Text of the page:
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How to find $\lim_{n\to\infty}\left(\frac{\pi^2}{6}-\sum_{k=1}^n\frac{1}{k^2}\right)n$?

It is well-known that $\lim_{n\to\infty}\sum_{k=1}^n\frac{1}{k^2}=\frac{\pi^2}{6}$, so $$\lim_{n\to\infty}\left(\frac{\pi^2}{6}-\sum_{k=1}^n\frac{1}{k^2}\right)n=\lim_{n\to\infty}\frac{\frac{\pi^2}{6}-\sum_{k=1}^n\frac{1}{k^2}}{\frac{1}{n}}$$ has indeterminate form $\frac{0}{0}$.

But it can't use L'Hôpital's Rule.

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  • $\begingroup$ No l'Hospital because it's not a continuous function of $n$. Try to express it as $\sum_{k=n+1}^\infty$ and convert it into a Riemann sum. $\endgroup$ – orion Aug 29 '15 at 14:38
  • $\begingroup$ To start you want to notice that $\pi^2/6-\sum_{k=1}^n1/k^2=\sum_{k=n+1}^\infty1/k^2$. $\endgroup$ – David C. Ullrich Aug 29 '15 at 14:38
  • $\begingroup$ Would this help, $\frac{\pi^2}{6}-(\frac{\pi^2}{6}-\sum\limits^{\infty}_{i=k+1}\frac1{i^2})$?\ $\endgroup$ – Aditya Agarwal Aug 29 '15 at 14:39
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$$n\sum_{k=n+1}^\infty \frac{1}{k^2}=\frac{1}{n}\sum_{k=n+1}^\infty\frac{1}{(k/n)^2}$$

This looks like a Riemann sum:

$$\lim_{n\to\infty}\frac{1}{n}\sum_{k=n+1}^\infty\frac{1}{(k/n)^2}=\int_{1}^\infty\frac{1}{x^2}dx=1$$ where $\frac{1}{n}$ plays the role of $dx$ in the limit and $x=k/n$.

If worried about the infinite upper limit, it's ok - because the integral of $1/x^2$ is absolutely convergent, the upper limit can be replaced by $k_{max}=Mn$ ($M>1$) and limited separately after the limit in $n$, and shown that it converges for any $M$.

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    $\begingroup$ Alternatively to your argument $$\frac{1}{n}\sum_{k=n+1}^\infty \frac{1}{(k/n)^2}\leq \int_{1}^{\infty}\frac{dx}{x^2}\leq \frac{1}{n}\sum_{k=n}^\infty \frac{1}{(k/n)^2} = \frac{1}{n} + \frac{1}{n}\sum_{k=n+1}^\infty \frac{1}{(k/n)^2}$$ Basically, you can compare $\frac{1}{x^2}$ with two different step functions. $\endgroup$ – Thomas Andrews Aug 29 '15 at 14:48
  • $\begingroup$ Good, sandwiching is a good proof. The point is, it works. $\endgroup$ – orion Aug 29 '15 at 14:49
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    $\begingroup$ Yes, and sandwich lets you know an upper bound on how fast it converges. $\endgroup$ – Thomas Andrews Aug 29 '15 at 14:50
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Alternatively, you can use the Stolz-Cesaro theorem, the counterpart of L'Hospital's rule for sequences. It yields that your limit is the same as $$\lim_{n\to\infty}\frac{1/(n+1)^2}{1/n - 1/(n+1)}=1. $$

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  • $\begingroup$ Stolz-Cesaro seems to want $a_n$ and $b_n$ divergent. The general form needs $b_n$ divergent. $\endgroup$ – Thomas Andrews Aug 29 '15 at 14:53
  • $\begingroup$ @ThomasAndrews: I hope I have read it works also when the sequences tend to $0$ (?) I must reckon it certainly wasn't Wikipedia, anyway... $\endgroup$ – Vincenzo Oliva Aug 29 '15 at 14:56
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    $\begingroup$ @ThomasAndrews: Found it: math.stackexchange.com/questions/599204/… $\endgroup$ – Vincenzo Oliva Aug 29 '15 at 14:56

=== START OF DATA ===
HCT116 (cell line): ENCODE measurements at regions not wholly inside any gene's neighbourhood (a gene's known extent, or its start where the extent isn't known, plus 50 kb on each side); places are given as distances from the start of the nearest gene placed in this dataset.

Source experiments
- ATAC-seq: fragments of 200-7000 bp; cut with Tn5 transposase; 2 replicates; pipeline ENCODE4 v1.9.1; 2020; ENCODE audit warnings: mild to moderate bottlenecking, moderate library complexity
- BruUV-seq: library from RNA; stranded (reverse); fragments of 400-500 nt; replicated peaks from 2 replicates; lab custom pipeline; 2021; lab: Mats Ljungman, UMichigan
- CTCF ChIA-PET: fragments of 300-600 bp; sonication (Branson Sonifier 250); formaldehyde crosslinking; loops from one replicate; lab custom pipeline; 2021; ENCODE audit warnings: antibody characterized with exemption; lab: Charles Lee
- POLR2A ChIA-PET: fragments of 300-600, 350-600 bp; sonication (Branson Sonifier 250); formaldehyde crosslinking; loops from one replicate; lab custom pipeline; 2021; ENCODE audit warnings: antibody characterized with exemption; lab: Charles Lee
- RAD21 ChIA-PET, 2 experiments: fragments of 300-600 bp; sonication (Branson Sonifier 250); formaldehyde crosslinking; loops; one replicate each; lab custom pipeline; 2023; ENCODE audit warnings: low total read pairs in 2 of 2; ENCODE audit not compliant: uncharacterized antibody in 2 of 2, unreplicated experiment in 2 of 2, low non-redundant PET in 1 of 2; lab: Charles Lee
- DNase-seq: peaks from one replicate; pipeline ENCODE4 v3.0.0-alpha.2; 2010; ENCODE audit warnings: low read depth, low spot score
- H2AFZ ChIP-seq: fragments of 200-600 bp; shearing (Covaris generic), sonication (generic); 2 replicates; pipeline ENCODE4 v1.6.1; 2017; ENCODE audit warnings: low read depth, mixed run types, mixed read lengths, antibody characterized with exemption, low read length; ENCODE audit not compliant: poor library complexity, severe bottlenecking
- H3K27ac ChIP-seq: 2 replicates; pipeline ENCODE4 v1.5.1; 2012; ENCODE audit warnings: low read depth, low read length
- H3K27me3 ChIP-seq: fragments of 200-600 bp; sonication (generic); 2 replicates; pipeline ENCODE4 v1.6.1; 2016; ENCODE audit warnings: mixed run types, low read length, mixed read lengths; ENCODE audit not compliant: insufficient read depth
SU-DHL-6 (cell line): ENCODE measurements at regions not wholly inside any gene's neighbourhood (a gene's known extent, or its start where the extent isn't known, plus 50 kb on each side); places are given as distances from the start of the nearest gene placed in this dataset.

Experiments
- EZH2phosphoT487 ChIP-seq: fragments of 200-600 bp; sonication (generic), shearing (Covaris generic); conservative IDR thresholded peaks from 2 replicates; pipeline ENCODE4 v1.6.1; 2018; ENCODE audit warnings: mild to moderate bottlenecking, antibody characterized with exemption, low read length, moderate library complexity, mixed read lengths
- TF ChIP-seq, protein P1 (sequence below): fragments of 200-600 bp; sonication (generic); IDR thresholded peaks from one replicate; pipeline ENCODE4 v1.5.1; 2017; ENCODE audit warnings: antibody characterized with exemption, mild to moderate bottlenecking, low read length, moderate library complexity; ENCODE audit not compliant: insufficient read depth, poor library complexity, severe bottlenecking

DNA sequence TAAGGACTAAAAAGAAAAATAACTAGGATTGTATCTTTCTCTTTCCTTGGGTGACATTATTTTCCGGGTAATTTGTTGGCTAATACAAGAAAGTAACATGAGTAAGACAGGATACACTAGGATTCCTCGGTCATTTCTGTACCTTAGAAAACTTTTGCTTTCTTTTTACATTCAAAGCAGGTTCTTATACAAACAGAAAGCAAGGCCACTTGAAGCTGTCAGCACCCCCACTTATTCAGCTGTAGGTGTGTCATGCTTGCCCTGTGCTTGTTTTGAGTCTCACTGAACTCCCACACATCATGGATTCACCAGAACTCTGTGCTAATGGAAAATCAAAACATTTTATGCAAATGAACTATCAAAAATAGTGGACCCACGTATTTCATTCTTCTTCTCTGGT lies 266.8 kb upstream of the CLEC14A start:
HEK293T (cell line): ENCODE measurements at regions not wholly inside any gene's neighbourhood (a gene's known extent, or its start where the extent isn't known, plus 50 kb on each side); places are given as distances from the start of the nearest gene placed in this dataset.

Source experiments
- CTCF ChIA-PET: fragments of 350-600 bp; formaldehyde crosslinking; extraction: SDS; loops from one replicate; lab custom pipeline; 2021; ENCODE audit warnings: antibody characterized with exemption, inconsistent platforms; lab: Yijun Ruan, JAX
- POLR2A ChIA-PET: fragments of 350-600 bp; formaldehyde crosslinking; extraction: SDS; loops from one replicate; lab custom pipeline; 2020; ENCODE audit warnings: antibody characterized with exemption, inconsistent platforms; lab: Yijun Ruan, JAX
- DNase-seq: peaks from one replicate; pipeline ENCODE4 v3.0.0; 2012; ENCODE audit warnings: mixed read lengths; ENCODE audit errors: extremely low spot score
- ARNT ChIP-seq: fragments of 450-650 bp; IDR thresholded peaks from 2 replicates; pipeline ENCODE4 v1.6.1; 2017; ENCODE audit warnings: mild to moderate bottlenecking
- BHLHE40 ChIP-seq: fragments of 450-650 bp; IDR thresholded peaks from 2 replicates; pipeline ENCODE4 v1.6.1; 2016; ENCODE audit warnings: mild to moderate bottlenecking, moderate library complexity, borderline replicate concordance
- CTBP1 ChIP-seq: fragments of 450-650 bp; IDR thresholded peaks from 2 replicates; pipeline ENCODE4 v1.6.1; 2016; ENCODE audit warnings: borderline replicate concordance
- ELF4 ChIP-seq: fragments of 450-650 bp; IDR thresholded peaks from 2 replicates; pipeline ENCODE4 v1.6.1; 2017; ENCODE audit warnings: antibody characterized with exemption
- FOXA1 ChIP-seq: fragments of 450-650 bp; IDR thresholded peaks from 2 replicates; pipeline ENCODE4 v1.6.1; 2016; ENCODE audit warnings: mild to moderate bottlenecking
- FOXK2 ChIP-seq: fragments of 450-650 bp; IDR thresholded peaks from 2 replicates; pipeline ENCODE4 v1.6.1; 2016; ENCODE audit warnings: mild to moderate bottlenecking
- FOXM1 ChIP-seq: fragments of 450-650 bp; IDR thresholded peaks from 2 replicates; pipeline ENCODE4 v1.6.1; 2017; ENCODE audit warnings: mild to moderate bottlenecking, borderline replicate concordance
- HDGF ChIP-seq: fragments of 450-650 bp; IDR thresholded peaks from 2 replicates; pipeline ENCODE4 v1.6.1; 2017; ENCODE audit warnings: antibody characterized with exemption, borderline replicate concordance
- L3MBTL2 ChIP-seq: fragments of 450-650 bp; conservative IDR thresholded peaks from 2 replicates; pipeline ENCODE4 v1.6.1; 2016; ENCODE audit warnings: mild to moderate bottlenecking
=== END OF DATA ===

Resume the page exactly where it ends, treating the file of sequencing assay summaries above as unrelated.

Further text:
• $\begingroup$ Nice. So if $y_n$ is monotone and unbounded, and $x_n$ is a positive sequence with $\sum_1^{\infty} x_n = L$, then $$y_n(L-\sum_{k\leq n} x_k)$$ converges to the same value as $$\frac{y_{n+1}y_nx_{n+1}}{y_{n+1}-y_n}.$$ $\endgroup$ – Thomas Andrews Aug 29 '15 at 15:12
  • $\begingroup$ @ThomasAndrews: Precisely. When I learnt about Stolz-Cesaro I was amazed. I still am, often. $\endgroup$ – Vincenzo Oliva Aug 29 '15 at 15:26
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We may also use creative telescoping. Since: $$\left(\frac{1}{n}-\frac{1}{n+1}\right)\leq\frac{1}{n^2}\leq \left(\frac{1}{n-1}-\frac{1}{n}\right)\tag{1}$$ it follows that: $$ \frac{1}{n+1}\leq\sum_{k>n}\frac{1}{k^2}\leq \frac{1}{n}, \tag{2}$$ hence the limit is $\color{red}{1}$ by squeezing.

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  • $\begingroup$ Out of all the other answers here, this one is the simplest. +1 $\endgroup$ – Paramanand Singh Aug 30 '15 at 2:17
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$\newcommand{\bbx}[1]{\,\bbox[8px,border:1px groove navy]{\displaystyle{#1}}\,} \newcommand{\braces}[1]{\left\lbrace\,{#1}\,\right\rbrace} \newcommand{\bracks}[1]{\left\lbrack\,{#1}\,\right\rbrack} \newcommand{\dd}{\mathrm{d}} \newcommand{\ds}[1]{\displaystyle{#1}} \newcommand{\expo}[1]{\,\mathrm{e}^{#1}\,} \newcommand{\ic}{\mathrm{i}} \newcommand{\mc}[1]{\mathcal{#1}} \newcommand{\mrm}[1]{\mathrm{#1}} \newcommand{\pars}[1]{\left(\,{#1}\,\right)} \newcommand{\partiald}[3][]{\frac{\partial^{#1} #2}{\partial #3^{#1}}} \newcommand{\root}[2][]{\,\sqrt[#1]{\,{#2}\,}\,} \newcommand{\totald}[3][]{\frac{\mathrm{d}^{#1} #2}{\mathrm{d} #3^{#1}}} \newcommand{\verts}[1]{\left\vert\,{#1}\,\right\vert}$ \begin{align} \lim_{n \to \infty}\bracks{\pars{{\pi^{2} \over 6} - \sum_{k = 1}^{n}{1 \over k^{2}}}n} &= \lim_{n \to \infty}\bracks{\pars{{1 \over n} - 2\int_{n}^{\infty}{\braces{x} \over x^{3}}\,\dd x}n}\label{1}\tag{1} \end{align}

where we used a well known identity which is related to the Riemann Zeta function.


Moreover, $\ds{0 < 2\int_{n}^{\infty}{\braces{x} \over x^{3}}\,\dd x < {1 \over n^{2}}}$ such that \eqref{1} becomes: $$\bbx{\ds{% \lim_{n \to \infty}\bracks{\pars{{\pi^{2} \over 6} - \sum_{k = 1}^{n}{1 \over k^{2}}}n} = 1}} $$

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